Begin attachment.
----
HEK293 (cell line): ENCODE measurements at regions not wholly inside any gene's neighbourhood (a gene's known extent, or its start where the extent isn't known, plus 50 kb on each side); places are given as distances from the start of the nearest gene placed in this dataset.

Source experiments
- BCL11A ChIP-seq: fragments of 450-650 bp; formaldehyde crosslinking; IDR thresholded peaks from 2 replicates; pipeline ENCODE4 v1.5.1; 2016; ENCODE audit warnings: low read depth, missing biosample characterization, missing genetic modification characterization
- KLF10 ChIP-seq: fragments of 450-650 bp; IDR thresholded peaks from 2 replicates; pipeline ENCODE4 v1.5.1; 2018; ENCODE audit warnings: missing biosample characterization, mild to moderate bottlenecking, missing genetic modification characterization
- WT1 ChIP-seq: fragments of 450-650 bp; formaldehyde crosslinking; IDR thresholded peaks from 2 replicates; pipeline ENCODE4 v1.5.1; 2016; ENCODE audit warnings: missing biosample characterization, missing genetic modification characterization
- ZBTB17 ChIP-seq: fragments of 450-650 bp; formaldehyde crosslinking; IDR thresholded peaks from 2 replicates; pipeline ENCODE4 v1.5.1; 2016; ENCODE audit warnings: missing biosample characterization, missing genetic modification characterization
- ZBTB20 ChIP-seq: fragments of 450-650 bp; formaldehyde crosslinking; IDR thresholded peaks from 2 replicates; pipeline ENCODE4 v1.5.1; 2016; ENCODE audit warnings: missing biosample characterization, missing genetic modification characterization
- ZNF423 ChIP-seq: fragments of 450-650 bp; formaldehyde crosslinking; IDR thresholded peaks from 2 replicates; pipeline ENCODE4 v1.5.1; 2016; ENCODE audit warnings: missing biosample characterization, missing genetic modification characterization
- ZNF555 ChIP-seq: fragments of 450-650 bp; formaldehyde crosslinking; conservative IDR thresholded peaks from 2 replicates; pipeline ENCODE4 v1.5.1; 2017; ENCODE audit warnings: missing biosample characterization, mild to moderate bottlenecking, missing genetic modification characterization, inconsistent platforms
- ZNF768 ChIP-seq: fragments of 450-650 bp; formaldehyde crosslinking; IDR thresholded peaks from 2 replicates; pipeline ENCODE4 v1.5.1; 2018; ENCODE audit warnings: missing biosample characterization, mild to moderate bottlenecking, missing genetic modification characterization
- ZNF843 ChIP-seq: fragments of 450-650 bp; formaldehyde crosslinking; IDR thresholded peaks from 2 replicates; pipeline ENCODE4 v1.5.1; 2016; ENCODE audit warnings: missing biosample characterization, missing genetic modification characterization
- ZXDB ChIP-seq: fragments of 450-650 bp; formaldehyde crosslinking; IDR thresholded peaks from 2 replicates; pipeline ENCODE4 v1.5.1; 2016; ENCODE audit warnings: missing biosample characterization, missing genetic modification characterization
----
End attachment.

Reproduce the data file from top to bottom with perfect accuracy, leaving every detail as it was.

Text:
HEK293 (cell line): ENCODE measurements at regions not wholly inside any gene's neighbourhood (a gene's known extent, or its start where the extent isn't known, plus 50 kb on each side); places are given as distances from the start of the nearest gene placed in this dataset.

Source experiments
- BCL11A ChIP-seq: fragments of 450-650 bp; formaldehyde crosslinking; IDR thresholded peaks from 2 replicates; pipeline ENCODE4 v1.5.1; 2016; ENCODE audit warnings: low read depth, missing biosample characterization, missing genetic modification characterization
- KLF10 ChIP-seq: fragments of 450-650 bp; IDR thresholded peaks from 2 replicates; pipeline ENCODE4 v1.5.1; 2018; ENCODE audit warnings: missing biosample characterization, mild to moderate bottlenecking, missing genetic modification characterization
- WT1 ChIP-seq: fragments of 450-650 bp; formaldehyde crosslinking; IDR thresholded peaks from 2 replicates; pipeline ENCODE4 v1.5.1; 2016; ENCODE audit warnings: missing biosample characterization, missing genetic modification characterization
- ZBTB17 ChIP-seq: fragments of 450-650 bp; formaldehyde crosslinking; IDR thresholded peaks from 2 replicates; pipeline ENCODE4 v1.5.1; 2016; ENCODE audit warnings: missing biosample characterization, missing genetic modification characterization
- ZBTB20 ChIP-seq: fragments of 450-650 bp; formaldehyde crosslinking; IDR thresholded peaks from 2 replicates; pipeline ENCODE4 v1.5.1; 2016; ENCODE audit warnings: missing biosample characterization, missing genetic modification characterization
- ZNF423 ChIP-seq: fragments of 450-650 bp; formaldehyde crosslinking; IDR thresholded peaks from 2 replicates; pipeline ENCODE4 v1.5.1; 2016; ENCODE audit warnings: missing biosample characterization, missing genetic modification characterization
- ZNF555 ChIP-seq: fragments of 450-650 bp; formaldehyde crosslinking; conservative IDR thresholded peaks from 2 replicates; pipeline ENCODE4 v1.5.1; 2017; ENCODE audit warnings: missing biosample characterization, mild to moderate bottlenecking, missing genetic modification characterization, inconsistent platforms
- ZNF768 ChIP-seq: fragments of 450-650 bp; formaldehyde crosslinking; IDR thresholded peaks from 2 replicates; pipeline ENCODE4 v1.5.1; 2018; ENCODE audit warnings: missing biosample characterization, mild to moderate bottlenecking, missing genetic modification characterization
- ZNF843 ChIP-seq: fragments of 450-650 bp; formaldehyde crosslinking; IDR thresholded peaks from 2 replicates; pipeline ENCODE4 v1.5.1; 2016; ENCODE audit warnings: missing biosample characterization, missing genetic modification characterization
- ZXDB ChIP-seq: fragments of 450-650 bp; formaldehyde crosslinking; IDR thresholded peaks from 2 replicates; pipeline ENCODE4 v1.5.1; 2016; ENCODE audit warnings: missing biosample characterization, missing genetic modification characterization